Valli Cinema Pula

Valli Cinema Pula Article

Top Highlights

  • A century-long cinematic legacy in the heart of Pula.
  • Unique screening selection from world hits to indie films.
  • Proud member of esteemed international film networks.
  • Specialized programs nurturing young film enthusiasts.
  • Situated on the historic Giardini promenade amidst ancient stone walls.
  • Film aficionados seeking diverse cinematic experiences.
  • History buffs curious about Pula’s rich film heritage.
  • Families looking for kid-friendly film programs.
  • Travelers keen on witnessing a blend of culture and entertainment.

About the Valli Cinema

Nestled in the heart of Pula, along the famed Giardini promenade, stands Kino Valli — a symbol of the city’s rich cinematic heritage and a beacon for film enthusiasts from all corners of the world. Its ancient stone walls, remnants of times long past, whisper stories of eras gone by, while its vibrant screenings continue to enchant audiences of today. This is a deep dive into the story of Kino Valli, Pula’s historic cinematic treasure.

Origins and Early Days

Kino Valli is not just any cinema; it’s Pula’s first real cinema and the only one that has been preserved in its original glory. The cinema’s location boasts ancient stone walls that echo back to the days of Antiquity, giving it an allure unlike any other. These walls have witnessed history unfold, from the rise and fall of empires to the changing landscapes of art and culture.

The city of Pula itself was introduced to the magic of cinema in 1896 when a traveling cinematographer showcased his films at Politeama Ciscutti, which is now known as the Istrian National Theatre. By 1906, when Pula became the main base of the Austrian war fleet, it established its first permanent cinema. Kino Valli, with its rich legacy, is a living testament to this longstanding romance between Pula and films.

Transformation through Political Tides

Over the century, Kino Valli, like the city of Pula itself, has witnessed several political and cultural shifts. Originally known as L’Alhambra during the Austrian era, the cinema underwent significant expansion in 1919. This was to cater to the increasing number of spectators who not only came for films but also for sports meetings, notably boxing.

The winds of change brought by the Italian era were reflected in Kino Valli’s façade, which took on the “fascia” symbol resonating with fascist ideology. With this change, it donned a new name, ‘Sala Umberto’. Later, as it transitioned into the Central House of Culture, it became known as Cinema Zagreb, a name it bore for many years.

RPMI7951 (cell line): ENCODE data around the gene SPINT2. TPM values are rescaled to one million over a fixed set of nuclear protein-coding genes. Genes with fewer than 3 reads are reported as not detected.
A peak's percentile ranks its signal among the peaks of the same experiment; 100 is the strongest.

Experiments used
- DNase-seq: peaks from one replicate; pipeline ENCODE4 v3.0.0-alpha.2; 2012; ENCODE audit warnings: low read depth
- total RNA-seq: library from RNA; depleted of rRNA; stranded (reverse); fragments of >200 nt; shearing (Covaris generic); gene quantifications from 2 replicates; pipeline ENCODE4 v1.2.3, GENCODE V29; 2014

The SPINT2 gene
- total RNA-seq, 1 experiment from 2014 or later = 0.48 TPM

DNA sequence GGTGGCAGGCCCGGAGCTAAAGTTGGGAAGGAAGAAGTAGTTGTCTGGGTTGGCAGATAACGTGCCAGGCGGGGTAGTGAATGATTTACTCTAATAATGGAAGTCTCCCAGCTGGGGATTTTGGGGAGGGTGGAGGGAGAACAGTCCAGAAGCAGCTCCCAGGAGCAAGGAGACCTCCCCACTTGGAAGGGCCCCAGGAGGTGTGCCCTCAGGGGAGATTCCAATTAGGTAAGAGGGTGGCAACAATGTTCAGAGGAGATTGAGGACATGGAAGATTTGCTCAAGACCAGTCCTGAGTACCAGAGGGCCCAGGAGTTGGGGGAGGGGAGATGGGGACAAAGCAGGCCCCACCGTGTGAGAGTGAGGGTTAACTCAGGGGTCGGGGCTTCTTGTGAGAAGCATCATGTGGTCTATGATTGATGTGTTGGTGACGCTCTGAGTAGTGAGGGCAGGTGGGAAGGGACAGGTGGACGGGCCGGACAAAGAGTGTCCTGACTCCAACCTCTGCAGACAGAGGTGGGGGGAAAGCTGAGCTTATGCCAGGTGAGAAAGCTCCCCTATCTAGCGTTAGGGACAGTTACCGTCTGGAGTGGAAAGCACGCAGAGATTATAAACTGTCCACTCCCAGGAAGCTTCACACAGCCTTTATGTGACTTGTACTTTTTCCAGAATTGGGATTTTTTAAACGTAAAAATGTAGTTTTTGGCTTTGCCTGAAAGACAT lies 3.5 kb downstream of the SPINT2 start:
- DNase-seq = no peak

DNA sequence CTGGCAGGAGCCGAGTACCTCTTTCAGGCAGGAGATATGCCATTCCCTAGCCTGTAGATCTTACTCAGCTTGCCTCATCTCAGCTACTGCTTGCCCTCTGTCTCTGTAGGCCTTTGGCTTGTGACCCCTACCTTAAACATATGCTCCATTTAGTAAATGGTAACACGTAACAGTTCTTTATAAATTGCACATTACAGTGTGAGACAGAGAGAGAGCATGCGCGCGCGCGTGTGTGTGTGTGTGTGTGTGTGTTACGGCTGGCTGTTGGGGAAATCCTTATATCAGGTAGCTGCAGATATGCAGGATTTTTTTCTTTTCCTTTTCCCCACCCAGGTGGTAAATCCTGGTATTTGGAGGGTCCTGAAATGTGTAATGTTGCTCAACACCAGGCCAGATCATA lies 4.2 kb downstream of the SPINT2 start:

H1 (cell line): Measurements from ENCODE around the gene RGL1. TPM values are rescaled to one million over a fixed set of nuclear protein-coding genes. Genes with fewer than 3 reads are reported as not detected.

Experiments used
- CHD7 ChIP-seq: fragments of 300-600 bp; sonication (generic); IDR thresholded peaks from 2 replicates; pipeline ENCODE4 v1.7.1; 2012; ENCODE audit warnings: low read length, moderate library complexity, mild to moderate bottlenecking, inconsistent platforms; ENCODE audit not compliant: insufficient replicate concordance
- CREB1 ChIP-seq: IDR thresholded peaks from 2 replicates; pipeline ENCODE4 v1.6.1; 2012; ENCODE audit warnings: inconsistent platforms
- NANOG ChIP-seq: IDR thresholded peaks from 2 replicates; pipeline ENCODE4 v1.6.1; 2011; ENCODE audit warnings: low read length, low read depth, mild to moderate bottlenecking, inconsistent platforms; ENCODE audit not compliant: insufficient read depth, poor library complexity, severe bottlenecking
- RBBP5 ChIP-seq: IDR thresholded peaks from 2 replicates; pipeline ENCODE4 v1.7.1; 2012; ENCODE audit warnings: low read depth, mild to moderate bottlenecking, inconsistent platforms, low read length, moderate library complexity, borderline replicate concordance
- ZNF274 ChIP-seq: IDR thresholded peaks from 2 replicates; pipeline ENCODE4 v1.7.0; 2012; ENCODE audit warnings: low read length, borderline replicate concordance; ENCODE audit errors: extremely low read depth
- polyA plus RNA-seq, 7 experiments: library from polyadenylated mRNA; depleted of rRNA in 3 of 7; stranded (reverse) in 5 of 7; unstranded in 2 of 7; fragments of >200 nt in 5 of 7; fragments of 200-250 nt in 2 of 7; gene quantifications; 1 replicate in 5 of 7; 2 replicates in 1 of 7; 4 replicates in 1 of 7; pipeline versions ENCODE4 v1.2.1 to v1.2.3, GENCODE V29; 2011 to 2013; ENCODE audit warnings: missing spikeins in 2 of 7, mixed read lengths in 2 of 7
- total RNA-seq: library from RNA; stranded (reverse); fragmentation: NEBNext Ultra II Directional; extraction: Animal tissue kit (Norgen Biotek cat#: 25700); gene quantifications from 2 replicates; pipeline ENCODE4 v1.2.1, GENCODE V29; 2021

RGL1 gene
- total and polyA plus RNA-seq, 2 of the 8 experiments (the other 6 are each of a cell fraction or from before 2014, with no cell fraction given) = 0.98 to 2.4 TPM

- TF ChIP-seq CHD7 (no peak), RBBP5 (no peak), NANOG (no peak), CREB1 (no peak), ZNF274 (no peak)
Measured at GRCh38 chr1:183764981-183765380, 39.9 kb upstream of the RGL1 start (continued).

A Hub for Film Enthusiasts

Kino Valli is not just a place to watch films; it’s an experience. Unlike many modern multiplexes that focus on commercial titles, Kino Valli celebrates the art of cinema in its entirety. From world film hits to European and independent productions, it offers a platter rich in diversity. As a member of renowned international film organizations like Europa Cinemas and CICAE, it holds its place proudly on the global cinematic map.

Furthermore, the cinema has always emphasized the importance of introducing classics and retrospectives, turning it into a haven for film aficionados. This dedication is evident in its extensive programs focused on film education and its proud membership in the European Association of Children’s Films.

Cinema for All

Kino Valli’s commitment to catering to audiences of all ages is commendable. Their diverse programs, including the Pula Film Festival matinees for children and educational workshops like “Professor Baltazar’s Adventure Laboratory”, demonstrate their dedication. The FUŠ – Film at School initiative, which curates films for children throughout the year, is a testament to their dedication to nurturing the next generation of cinephiles.


Kino Valli is not merely a cinema; it’s an institution. Its stone walls stand as silent witnesses to the ever-evolving history of Pula, while its screens light up with stories from around the world. For residents and tourists alike, a visit to Kino Valli is not just about watching a film; it’s about being part of a legacy that spans over a century. In a world where multiplexes dominate, Kino Valli stands tall, reminding us of the timeless magic of cinema.